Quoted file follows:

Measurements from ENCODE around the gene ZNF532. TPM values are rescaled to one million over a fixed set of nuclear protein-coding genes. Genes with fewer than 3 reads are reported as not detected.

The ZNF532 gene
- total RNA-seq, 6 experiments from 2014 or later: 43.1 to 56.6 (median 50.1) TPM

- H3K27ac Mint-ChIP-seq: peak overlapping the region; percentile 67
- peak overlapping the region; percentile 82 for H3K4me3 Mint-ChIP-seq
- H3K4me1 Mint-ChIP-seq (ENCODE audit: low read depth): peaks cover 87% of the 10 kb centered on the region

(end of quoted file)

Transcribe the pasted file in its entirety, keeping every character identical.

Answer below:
Measurements from ENCODE around the gene ZNF532. TPM values are rescaled to one million over a fixed set of nuclear protein-coding genes. Genes with fewer than 3 reads are reported as not detected.

The ZNF532 gene
- total RNA-seq, 6 experiments from 2014 or later: 43.1 to 56.6 (median 50.1) TPM

- H3K27ac Mint-ChIP-seq: peak overlapping the region; percentile 67
- peak overlapping the region; percentile 82 for H3K4me3 Mint-ChIP-seq
- H3K4me1 Mint-ChIP-seq (ENCODE audit: low read depth): peaks cover 87% of the 10 kb centered on the region